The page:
Aid for communities affected by fisheries disasters is still uncertain after the House of Representatives passed a second disaster relief bill this month that didn’t include Alaska.
The House passed a $50.7 billion Disaster Relief Appropriations Act Jan. 15, which went only to Hurricane Sandy aid, and did not include any of the fisheries disasters declared last fall in Alaska, New England and the Gulf of Mexico.
The Senate must pass a corresponding bill to be reconciled with the House version before it can be signed into law.
The Senate passed a $60 billion Hurricane Sandy bill in December, which included funding for fishery disasters and tsunami marine debris cleanup, but the House did not vote on the entirety of that bill before the 112th Congress came to an end.
Sen. Lisa Murkowski’s spokesman Matthew Felling wrote in an email that the senator was disappointed that resources for Alaska’s federally recognized fisheries disasters were not included in the House disaster bill.
“We will seek a new legislative method to deliver the needed funds to our regions and people that need it,” Felling wrote.
The rest of Alaska’s Congressional delegation said it was important to continue looking for ways to help communities affected by low chinook returns on the Yukon and Kuskokwim rivers and to the Kenai River in Cook Inlet.
“I have no desire to hold up funding for victims of Hurricane Sandy, but I implore my colleagues to remember Alaskans’ plight and that of other disaster victims across the country,” said Sen. Mark Begich in a statement. “The federal government went through its formal process to declare these disasters and has an obligation to provide some relief to victims.”
In an email, Congressman Don Young’s Press Secretary Mike Anderson agreed.
“Although the fisheries disaster funds for Alaska were not included in the final legislation, Congressman Young will continue to explore any and all avenues to ensure that Alaskans receive funds related to the fishery disaster declared last fall,” Anderson wrote.
U.S. Department of Commerce Acting Secretary Rebecca Blank issued a resource disaster designation for the Yukon River, Kuskokwim River and Cook Inlet king salmon fisheries in September, after a request from Gov. Sean Parnell.
Fishermen in all of those areas suffered from lower-than-average runs during summer 2012. The state estimated the losses at $16.8 million.
The 2012 designation wasn’t a first on the Yukon or Kuskokwim. The Yukon River designation was made for 2010, 2011 and 2012; the Kuskokwim River commercial failure was declared for 2011 and 2012.
That was the second time this month the House has passed disaster relief that didn’t include Alaska.
The Hurricane Sandy Relief Supplemental Funding Bill introduced during the 112th Congress included $150 million for fisheries disasters in Alaska, Louisiana and New England, and for $56 million for marine debris in coastal states.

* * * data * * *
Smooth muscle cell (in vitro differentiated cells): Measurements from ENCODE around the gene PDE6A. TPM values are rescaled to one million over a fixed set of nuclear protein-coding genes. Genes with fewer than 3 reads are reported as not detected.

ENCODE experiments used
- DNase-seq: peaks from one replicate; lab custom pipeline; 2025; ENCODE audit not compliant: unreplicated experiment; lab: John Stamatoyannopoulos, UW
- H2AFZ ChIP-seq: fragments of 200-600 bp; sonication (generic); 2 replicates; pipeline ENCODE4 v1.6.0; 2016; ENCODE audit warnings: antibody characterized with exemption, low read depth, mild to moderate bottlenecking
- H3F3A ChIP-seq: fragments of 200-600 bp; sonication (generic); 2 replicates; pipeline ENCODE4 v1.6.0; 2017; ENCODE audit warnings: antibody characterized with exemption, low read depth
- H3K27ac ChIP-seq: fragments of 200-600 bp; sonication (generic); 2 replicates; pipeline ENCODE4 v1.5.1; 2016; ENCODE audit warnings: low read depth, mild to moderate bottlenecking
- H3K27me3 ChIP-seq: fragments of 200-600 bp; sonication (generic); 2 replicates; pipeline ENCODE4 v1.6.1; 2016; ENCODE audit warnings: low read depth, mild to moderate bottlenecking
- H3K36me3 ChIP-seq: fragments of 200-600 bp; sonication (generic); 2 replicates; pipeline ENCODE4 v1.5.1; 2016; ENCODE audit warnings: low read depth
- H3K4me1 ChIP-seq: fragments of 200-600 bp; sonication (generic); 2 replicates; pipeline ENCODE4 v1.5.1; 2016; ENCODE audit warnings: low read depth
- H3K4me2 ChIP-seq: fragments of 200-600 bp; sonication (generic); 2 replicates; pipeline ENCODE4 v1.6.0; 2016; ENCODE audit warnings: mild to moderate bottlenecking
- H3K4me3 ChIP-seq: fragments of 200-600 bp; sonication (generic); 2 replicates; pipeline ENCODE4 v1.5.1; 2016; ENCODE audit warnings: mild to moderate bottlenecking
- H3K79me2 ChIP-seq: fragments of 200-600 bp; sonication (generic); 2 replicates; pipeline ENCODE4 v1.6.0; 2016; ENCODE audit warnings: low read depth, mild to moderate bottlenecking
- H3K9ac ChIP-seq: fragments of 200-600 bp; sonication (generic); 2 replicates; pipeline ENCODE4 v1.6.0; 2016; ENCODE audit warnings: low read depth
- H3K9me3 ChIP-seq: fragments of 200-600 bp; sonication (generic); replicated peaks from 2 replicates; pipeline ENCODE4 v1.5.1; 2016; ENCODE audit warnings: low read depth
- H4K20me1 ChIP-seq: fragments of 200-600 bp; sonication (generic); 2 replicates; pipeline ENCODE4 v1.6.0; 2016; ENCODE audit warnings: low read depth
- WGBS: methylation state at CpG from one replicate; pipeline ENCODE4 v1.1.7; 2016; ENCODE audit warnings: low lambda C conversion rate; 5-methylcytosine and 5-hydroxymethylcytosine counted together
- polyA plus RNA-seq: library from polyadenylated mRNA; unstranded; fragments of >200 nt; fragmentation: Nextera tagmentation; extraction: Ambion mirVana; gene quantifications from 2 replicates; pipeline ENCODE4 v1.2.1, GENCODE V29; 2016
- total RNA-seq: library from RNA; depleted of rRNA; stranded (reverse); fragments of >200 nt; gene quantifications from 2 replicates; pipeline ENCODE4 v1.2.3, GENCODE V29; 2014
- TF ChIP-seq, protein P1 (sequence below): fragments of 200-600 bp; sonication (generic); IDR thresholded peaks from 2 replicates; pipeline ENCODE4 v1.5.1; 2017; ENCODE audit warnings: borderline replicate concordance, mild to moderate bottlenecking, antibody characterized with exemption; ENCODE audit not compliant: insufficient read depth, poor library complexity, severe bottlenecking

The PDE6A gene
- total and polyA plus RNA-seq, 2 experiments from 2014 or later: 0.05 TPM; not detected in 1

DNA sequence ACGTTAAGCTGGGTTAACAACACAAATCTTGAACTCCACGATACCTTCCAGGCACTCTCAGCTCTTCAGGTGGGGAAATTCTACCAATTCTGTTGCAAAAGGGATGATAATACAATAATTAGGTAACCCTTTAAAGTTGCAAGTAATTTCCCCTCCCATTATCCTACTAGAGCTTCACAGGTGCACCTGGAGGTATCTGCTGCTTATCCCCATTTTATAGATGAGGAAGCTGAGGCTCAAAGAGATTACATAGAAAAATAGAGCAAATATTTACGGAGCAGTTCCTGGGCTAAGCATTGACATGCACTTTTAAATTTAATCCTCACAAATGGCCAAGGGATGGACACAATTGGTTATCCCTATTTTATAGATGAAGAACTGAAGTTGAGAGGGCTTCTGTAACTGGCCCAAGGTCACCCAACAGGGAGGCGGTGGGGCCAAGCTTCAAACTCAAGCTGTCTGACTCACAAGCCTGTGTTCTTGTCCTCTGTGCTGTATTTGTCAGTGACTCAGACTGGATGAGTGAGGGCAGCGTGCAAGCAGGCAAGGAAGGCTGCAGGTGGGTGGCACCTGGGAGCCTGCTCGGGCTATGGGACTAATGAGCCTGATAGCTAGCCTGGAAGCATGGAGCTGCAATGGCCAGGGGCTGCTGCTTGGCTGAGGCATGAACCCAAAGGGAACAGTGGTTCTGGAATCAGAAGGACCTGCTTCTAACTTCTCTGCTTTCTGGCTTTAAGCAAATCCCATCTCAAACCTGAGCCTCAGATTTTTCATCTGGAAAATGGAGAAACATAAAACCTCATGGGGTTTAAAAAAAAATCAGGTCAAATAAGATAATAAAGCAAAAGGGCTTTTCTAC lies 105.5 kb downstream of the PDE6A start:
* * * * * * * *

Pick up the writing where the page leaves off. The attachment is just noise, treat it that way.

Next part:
The legislation passed the Senate, but when the House voted on the bill in January, it passed only a portion of it, $9.7 billion for Sandy-specific aid to the Federal Emergency Management Agency to pay out insurance claims for those with federal flood insurance.
The House opted not to vote for the remaining $51 billion before the Congress ended.
“Alaska’s natural disasters haven’t gone away just because they’re farther away from the public consciousness,” Begich said in his statement. “Hurricane Sandy victims deserve our assistance, and quickly. But meanwhile, Alaskan subsistence fishermen who weren’t able to make their typical Chinook harvest this summer are facing real hunger. Beaches in Alaska’s coastal areas are littered with industrial contaminants and other debris from Japan’s tsunami and that could be doing harm to our fisheries as well.”
House Republicans have characterized the funding for non-Sandy disasters as pork.
Begich said he has worked to correct that misunderstanding.
“People criticized it, but we tried to explain, this was a declared disaster,” Begich said in a visit to the Journal on Jan. 9.
Begich said he went on the floor and explained that the disasters affected people living a subsistence lifestyle on the Yukon and Kuskokwim rivers.
“’This is about people’s food,’” he said he told his colleagues. “This is about survival.”
That helped to change some of the perception earlier this month, he said, giving the delegation some support for continuing to seek the relief funding.
When and if Congress appropriates the money, the National Marine Fisheries Service will help determine who administers the money. NMFS would first solicit the State of Alaska for a grant proposal, according to a statement from the service. But there are other potential administrators as well. The Pacific States Marine Fisheries Commission administered the $5 million congressional appropriation after the 2009 Yukon king disaster, NMFS said.
Although the original bill, passed by the Senate, included set amounts for the fisheries and marine debris, how those pots of money would be allocated had not yet been worked out.
Begich said the marine debris component had come from a National Oceanic and Atmospheric Administration request, not the Alaska delegation specifically. Several states would have shared that pool. Whether or not it’s included in a future effort remains to be seen, he said.
But ultimately, he said he thought Congress would come together and support the communities affected by fishery disasters.
“That is what we do as a Congress,” Begich said. “It doesn’t matter if it’s in Alaska or Florida or Kansas or New York, if there’s a disaster we all team up and work together and help take care of that.”
Molly Dischner can be reached at firstname.lastname@example.org.